A Few Private New York Clubs Still Bar Women

And no one seems very upset about it

One of the academics who works with the society, Joyce Goodfriend, a professor of history at the University of Denver, doesn't, in fact, sound very up-in-arms at all: "The values of the late 19th century, when they were founded, were pretty patriarchal, obviously," she says. "I accept them because, historically, their origins are valid. Whether they are ever going to broaden their membership or not, that's not up to me. But I'm clearly in support of women, especially having started my career in the 1970s. I really have no issue with them, or them maintaining their historical traditions." Two other women who are research fellows (but not members) at the Society, Firth Fabend and Ruth Piwonka, also shared the sentiment that the policy was "no big deal."

Susan Van Dyne, chair of the Study of Women and Gender program at the all-women's Smith College in Massachusetts, doesn't actually sound very upset, either: "I think that because women have broken through most of the glass ceilings set for them, and that men have to work with women together in the workplace every day, there is probably some remaining wish that there can be a place where boys can still get together, uninhibitedly," she says. "It's a place for men to be completely uncensored, and that's probably the goal of keeping things all-male. It's tradition. It just shows you how difficult it is to reconfigure cultural expectations. . . . I, like many women, am sort of momentarily annoyed, but then you realize it's not the most important issue, so we just get over it and move on, which probably does create a state of complacency in fighting for gender equality."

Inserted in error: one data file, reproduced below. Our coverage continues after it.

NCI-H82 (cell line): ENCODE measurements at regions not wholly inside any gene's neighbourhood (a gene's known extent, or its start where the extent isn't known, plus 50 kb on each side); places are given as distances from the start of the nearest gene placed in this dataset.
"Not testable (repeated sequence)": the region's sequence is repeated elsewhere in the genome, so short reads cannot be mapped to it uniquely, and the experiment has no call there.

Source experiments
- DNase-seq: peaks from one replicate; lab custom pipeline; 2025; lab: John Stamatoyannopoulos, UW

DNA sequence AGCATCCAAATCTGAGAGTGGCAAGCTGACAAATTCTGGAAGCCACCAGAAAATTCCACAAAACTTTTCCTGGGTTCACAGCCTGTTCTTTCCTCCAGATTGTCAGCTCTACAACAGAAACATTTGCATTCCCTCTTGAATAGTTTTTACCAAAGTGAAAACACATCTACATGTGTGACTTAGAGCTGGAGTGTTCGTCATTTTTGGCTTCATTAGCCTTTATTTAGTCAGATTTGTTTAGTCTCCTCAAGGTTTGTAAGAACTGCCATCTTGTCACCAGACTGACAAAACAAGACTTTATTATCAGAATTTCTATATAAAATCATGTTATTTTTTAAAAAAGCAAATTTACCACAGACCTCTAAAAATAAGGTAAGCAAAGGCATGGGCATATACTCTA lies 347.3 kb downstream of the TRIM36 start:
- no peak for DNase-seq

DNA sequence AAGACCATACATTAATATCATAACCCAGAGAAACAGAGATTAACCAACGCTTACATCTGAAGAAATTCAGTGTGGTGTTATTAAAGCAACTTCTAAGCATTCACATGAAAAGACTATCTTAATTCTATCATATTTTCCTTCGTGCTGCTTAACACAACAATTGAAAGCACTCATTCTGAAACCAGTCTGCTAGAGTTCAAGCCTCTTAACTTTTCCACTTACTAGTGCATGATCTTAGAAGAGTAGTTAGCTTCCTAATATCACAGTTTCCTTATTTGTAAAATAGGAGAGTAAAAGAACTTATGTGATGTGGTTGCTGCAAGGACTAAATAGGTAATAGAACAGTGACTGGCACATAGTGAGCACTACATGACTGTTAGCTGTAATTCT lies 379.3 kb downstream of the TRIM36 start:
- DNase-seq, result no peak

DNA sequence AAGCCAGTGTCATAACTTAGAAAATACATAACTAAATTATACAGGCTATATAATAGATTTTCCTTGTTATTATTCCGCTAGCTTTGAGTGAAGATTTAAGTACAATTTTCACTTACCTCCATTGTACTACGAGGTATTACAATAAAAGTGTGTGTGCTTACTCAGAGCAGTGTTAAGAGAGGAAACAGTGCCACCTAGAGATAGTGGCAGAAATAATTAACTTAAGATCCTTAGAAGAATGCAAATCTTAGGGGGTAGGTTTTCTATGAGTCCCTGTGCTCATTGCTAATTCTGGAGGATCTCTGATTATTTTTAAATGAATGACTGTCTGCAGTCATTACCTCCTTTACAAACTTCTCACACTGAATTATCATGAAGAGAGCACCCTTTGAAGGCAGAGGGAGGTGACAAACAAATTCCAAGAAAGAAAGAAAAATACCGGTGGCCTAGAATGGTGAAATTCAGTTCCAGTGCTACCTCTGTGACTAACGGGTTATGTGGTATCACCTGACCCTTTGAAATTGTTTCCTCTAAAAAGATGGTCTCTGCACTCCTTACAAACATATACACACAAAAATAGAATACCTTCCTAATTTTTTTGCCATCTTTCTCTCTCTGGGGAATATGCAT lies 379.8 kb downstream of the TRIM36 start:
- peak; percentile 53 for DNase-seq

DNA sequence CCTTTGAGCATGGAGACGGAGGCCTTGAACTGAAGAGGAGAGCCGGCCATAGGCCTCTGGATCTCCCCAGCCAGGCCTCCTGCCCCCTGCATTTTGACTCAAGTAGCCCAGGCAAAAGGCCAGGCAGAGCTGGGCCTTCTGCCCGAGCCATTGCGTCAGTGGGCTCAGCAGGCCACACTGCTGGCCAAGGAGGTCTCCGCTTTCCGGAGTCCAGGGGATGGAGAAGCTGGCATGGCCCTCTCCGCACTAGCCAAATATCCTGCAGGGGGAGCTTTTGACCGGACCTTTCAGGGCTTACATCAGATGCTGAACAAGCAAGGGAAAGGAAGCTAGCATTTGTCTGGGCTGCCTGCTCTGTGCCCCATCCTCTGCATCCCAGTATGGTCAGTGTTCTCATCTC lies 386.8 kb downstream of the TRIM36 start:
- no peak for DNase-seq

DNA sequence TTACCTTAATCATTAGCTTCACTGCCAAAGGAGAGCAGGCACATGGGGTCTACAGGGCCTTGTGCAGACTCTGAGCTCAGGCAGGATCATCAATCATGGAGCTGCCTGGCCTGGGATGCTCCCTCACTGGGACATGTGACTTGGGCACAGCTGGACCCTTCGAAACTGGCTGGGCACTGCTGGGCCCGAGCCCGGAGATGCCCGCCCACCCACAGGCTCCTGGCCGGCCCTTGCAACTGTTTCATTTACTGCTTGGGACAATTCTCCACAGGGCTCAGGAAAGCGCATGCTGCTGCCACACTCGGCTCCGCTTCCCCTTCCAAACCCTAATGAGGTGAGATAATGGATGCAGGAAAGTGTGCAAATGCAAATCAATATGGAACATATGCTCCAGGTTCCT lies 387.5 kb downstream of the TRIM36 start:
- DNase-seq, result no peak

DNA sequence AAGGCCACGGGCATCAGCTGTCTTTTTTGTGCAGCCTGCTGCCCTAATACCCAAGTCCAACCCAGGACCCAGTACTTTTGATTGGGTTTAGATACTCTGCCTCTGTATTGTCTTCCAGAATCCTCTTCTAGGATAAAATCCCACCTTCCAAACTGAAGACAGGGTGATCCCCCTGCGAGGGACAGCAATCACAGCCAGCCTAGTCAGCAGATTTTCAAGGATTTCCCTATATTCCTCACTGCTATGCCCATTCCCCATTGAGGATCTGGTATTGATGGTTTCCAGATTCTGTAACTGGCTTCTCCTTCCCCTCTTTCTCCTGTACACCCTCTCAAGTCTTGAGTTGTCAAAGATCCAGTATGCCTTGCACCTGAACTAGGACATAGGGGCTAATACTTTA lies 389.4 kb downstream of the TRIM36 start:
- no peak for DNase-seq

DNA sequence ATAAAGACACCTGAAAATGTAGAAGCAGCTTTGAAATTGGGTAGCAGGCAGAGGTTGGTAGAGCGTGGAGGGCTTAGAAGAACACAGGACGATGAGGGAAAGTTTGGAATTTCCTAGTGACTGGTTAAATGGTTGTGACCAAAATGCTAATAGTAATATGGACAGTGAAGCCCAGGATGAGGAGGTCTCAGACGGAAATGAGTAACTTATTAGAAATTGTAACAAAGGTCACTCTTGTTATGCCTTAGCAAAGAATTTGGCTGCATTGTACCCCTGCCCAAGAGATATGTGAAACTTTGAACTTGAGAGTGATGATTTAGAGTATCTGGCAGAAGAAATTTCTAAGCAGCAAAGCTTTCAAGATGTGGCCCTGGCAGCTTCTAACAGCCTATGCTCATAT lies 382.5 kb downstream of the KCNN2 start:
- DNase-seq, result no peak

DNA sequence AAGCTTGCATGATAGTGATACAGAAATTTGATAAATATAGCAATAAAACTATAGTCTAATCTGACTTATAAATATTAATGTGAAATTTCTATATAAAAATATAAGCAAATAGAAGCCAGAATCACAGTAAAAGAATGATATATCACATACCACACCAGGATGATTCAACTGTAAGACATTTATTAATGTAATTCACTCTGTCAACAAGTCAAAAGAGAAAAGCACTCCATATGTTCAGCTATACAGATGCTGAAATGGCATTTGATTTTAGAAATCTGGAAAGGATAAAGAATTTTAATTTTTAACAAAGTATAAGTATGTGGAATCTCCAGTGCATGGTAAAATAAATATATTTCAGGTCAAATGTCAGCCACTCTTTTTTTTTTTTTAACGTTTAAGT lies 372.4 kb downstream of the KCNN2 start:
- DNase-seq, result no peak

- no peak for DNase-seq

Voorhees puts it more bluntly: "This is a safe space where men can go. It's a lot better than men going to a whorehouse."

The Brook's emblem—is that a beaver with an X through it?
The Brook's emblem—is that a beaver with an X through it?


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